RBI Governor Shaktikanta Das Image: Dhiraj Singh/Bloomberg via Getty Images
Te Reserve Bank’s rate-setting panel will begin its three-day meet on August 8. Most economists and analysts expect the Monetary Policy Committee (MPC) to hold the repo rate at 6.5 percent and continue to focus on withdrawal of accommodation as retail inflation is likely to breach the central bank’s upper threshold of 6 percent.
“Since the last RBI policy, inflationary pressures have increased. The sharp jump in vegetable prices have pushed expected inflation for the next two-three months above six percent. Cereal and pulse prices have also moved up. In this backdrop, the RBI should turn extra cautious at the upcoming MPC meeting,” says Pankaj Pathak, fund manager- fixed income, Quantum AMC.
Pathak expects the RBI to remain on hold, maintain its policy stance as ‘withdrawal of accommodation’ and raise the CPI forecast by 20-30 basis points to 5.3-5.4 percent for FY24. “A hawkish pause is widely expected and is already a part of the market psyche. The bond market will take cues from the RBI’s assessment of the current spike in food prices and its impact on the overall inflation outlook and monetary policy,” he adds.
According to Bloomberg, overnight-indexed swaps indicate a possible decline in domestic borrowing costs only in the second half of 2024. Mint Street has by-and-large ruled out a rate-cut in this calendar year because the sharp rise in food prices may keep inflation outside RBI’s comfort zone.
In April, the Monetary Policy Committee hit the pause button after lifting rates by 250 basis points from a historic low of 4 percent in FY23. In its previous three meetings, the central bank emphasized that the pause must not be interpreted as a pivot because it remains watchful of inflation:
“Uncertainties on the inflation outlook for H2 FY24 have not abated,” RBI Governor Shaktikanta Das said as per the minutes of the June MPC meeting. “The spatial and temporal distribution of the south-west monsoon in the backdrop of a likely El Nino weather pattern needs to be watched carefully, especially for its impact on food prices. Adverse climate events have the potential to quickly change the direction of the inflation trajectory.”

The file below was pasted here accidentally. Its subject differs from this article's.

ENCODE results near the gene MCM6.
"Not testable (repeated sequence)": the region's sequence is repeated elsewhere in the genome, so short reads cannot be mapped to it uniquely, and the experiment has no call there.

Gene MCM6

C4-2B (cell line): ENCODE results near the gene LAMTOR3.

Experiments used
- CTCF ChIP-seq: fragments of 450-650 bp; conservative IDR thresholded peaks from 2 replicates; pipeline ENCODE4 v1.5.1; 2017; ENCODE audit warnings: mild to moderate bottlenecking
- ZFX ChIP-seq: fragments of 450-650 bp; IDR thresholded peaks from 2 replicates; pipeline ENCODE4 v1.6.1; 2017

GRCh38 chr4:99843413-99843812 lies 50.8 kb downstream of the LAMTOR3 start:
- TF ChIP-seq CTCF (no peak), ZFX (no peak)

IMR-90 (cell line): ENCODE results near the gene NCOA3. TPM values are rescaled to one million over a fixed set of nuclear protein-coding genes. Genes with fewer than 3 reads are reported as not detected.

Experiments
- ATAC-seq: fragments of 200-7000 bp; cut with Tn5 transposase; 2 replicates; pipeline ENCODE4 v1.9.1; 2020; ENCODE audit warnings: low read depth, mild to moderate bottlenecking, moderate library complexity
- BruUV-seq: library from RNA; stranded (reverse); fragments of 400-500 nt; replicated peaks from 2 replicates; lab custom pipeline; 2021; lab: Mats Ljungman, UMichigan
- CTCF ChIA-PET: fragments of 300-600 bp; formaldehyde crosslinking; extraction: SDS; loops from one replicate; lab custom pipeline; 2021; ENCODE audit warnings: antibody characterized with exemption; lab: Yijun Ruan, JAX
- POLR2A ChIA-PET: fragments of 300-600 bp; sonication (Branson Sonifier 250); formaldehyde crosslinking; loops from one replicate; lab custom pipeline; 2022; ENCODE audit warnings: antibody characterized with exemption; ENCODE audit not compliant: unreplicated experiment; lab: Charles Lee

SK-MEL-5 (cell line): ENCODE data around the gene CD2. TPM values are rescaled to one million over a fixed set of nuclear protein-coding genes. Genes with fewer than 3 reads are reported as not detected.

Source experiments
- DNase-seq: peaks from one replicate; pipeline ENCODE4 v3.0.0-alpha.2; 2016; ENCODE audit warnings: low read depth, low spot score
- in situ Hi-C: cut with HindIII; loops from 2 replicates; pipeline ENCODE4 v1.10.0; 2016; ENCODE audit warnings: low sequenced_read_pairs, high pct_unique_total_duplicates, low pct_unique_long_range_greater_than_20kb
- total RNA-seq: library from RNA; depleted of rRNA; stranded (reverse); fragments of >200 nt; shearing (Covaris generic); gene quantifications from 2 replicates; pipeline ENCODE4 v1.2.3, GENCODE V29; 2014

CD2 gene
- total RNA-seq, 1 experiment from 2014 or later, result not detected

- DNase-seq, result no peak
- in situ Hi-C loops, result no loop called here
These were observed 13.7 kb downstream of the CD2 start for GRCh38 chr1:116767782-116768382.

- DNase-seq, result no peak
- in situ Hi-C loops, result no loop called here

RBI Deputy Governor Michael Patra agreed that the monetary policy needs to remain in ‘brace’ mode to ensure that pressure points from supply-demand mismatches don’t offset favourable base effects in the second half of FY24. “My vote for maintaining status quo on the policy rate should be seen as taking middle stump guard to prepare for a bouncier pitch. Holding the rate unchanged should not be interpreted as the interest rate cycle having peaked, but as a period of careful evaluation of a decision on the extent of additional policy tightening, if needed,” he explained in the June minutes.
Also read: RBI on a hawkish pause; aims to achieve 4 percent inflation
Moreover, most economists Forbes India interacted with expect the RBI to give weightage to the decline in core CPI despite the recent surge in food prices. They hope food prices will cool off in the coming months after concerns over deficient and uneven distribution of rainfall in June. Price of rice, milk, pulses, spices, and tomato are likely to remain sticky in the coming weeks.
The domestic core sector grew at 8.2 percent versus 13.1 percent on a y-o-y basis. The steel and cement sectors grew 21.9 percent and 9.4 percent respectively. Infra and roads continue to contribute to growth. The core sector contributes over 40 percent to the IIP. The performance of the core sector can help the IIP notch up to 5-6 percent this month. “Growth has been broad-based thus reflecting buoyancy in the infrastructure sector this year. With the exception of crude oil which declined marginally, growth was positive in the other 7 sectors,” Madan Sabnavis, chief economist, Bank of Baroda said.
The signs of durable economic recovery in India give room to the central bank to hold rates and target inflation to bring it down to its target of 4 percent. But the RBI is cautious of the impact of global slowdown on exports. Globally, the US Federal Reserve and the European Central Bank hiked interest rates by 25 basis points recently.